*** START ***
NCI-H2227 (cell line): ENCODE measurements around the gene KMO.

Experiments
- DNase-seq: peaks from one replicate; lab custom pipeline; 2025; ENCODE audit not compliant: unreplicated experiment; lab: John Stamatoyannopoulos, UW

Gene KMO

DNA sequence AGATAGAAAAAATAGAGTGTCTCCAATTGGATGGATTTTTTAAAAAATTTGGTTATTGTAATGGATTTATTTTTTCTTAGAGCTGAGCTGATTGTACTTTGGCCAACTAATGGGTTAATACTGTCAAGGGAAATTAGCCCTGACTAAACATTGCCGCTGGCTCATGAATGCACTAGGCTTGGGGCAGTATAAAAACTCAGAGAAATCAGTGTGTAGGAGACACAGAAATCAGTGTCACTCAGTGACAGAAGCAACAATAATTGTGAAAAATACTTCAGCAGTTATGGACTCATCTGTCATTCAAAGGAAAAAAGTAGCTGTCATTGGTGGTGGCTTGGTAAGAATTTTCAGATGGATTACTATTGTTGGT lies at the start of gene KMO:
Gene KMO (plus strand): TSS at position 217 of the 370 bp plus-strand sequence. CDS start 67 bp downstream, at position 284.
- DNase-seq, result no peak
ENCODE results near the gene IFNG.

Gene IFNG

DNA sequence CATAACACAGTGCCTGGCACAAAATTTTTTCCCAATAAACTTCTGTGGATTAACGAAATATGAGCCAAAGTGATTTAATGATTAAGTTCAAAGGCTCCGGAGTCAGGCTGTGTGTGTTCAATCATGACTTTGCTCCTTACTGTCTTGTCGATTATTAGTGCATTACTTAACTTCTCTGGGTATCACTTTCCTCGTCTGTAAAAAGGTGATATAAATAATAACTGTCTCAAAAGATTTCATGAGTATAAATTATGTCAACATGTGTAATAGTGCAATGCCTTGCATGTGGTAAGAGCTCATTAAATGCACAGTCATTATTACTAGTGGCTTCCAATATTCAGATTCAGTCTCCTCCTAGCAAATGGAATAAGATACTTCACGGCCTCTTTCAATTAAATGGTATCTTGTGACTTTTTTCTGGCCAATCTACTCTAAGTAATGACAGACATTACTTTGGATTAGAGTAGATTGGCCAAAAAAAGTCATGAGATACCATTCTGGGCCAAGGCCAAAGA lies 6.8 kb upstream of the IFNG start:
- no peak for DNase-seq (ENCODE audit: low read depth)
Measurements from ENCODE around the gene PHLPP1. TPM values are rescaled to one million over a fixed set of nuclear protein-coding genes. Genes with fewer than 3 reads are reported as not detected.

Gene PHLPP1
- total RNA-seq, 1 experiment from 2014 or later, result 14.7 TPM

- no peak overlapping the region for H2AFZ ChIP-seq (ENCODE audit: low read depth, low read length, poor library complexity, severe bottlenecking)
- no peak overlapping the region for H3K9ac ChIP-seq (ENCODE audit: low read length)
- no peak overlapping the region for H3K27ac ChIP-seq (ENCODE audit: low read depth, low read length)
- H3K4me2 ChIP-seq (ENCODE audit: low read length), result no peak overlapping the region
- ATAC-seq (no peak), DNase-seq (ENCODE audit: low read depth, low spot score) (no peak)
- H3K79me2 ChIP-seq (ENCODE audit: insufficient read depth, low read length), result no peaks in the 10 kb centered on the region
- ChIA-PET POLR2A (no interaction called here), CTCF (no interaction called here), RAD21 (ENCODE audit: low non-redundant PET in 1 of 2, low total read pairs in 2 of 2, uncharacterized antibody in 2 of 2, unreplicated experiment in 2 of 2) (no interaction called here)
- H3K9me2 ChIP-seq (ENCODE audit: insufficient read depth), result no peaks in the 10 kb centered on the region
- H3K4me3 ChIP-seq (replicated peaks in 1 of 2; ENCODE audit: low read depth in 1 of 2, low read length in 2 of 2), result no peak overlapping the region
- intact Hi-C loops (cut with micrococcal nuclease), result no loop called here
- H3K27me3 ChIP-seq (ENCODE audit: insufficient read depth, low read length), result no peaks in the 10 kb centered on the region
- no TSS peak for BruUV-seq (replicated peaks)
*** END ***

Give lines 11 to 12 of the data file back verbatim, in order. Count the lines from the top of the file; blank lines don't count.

- no peak for DNase-seq (ENCODE audit: low read depth)
Measurements from ENCODE around the gene PHLPP1. TPM values are rescaled to one million over a fixed set of nuclear protein-coding genes. Genes with fewer than 3 reads are reported as not detected.